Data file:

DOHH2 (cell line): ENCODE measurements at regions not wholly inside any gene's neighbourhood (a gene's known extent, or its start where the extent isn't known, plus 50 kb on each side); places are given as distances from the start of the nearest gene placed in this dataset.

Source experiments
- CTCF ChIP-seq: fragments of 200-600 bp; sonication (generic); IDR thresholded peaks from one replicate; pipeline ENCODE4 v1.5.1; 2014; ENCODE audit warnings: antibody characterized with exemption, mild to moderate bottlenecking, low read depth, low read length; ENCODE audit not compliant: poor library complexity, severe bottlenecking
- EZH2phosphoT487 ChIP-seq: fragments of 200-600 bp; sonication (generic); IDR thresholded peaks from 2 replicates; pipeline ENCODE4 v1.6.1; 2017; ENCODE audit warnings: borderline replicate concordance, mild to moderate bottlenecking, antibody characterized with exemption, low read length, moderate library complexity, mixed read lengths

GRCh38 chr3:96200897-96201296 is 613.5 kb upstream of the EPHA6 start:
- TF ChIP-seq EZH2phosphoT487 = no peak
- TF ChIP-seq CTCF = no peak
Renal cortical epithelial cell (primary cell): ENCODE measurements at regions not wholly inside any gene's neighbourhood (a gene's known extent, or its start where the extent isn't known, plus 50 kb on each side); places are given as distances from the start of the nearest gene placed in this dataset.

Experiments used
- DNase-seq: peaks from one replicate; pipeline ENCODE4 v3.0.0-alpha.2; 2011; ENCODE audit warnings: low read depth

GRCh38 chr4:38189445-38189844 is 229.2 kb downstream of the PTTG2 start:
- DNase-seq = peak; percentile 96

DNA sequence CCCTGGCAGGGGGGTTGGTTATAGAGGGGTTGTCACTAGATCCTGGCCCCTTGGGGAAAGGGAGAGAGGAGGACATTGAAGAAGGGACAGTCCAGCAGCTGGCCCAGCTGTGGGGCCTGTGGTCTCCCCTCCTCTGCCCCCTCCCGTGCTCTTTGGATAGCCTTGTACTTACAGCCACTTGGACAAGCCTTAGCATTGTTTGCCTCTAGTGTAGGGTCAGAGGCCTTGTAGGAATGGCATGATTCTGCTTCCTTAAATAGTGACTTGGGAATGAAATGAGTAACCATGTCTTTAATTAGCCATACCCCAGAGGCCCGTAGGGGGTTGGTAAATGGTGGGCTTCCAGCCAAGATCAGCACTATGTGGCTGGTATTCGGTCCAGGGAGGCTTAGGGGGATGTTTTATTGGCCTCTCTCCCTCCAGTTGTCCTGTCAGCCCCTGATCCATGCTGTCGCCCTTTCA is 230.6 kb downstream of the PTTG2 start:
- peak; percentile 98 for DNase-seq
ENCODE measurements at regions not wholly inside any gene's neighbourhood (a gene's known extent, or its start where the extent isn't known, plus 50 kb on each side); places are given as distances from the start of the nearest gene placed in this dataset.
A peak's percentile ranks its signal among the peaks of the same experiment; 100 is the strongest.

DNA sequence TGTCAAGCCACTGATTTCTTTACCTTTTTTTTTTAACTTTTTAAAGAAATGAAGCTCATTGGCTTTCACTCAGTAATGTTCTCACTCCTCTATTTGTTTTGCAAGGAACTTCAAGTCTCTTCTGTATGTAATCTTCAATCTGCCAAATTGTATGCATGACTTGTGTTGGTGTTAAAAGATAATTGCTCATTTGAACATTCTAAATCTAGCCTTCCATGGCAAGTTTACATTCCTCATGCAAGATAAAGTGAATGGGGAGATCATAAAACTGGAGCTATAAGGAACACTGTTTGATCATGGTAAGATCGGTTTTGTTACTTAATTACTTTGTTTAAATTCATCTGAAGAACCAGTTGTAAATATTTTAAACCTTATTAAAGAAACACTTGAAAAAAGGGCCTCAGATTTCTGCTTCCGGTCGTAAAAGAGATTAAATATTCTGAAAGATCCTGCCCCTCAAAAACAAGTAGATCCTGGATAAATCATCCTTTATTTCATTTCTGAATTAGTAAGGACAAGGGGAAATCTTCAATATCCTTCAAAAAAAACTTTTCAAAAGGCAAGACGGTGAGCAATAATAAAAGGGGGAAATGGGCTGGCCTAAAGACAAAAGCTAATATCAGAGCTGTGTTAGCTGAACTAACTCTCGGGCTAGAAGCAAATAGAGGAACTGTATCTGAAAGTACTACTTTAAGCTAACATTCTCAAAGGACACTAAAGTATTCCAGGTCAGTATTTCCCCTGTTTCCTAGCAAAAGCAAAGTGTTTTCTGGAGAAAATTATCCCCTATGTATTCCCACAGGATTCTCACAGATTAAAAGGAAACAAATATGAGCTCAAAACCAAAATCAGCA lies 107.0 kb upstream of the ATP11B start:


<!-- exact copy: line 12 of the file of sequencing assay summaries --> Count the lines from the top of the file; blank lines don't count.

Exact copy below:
- DNase-seq = peak; percentile 96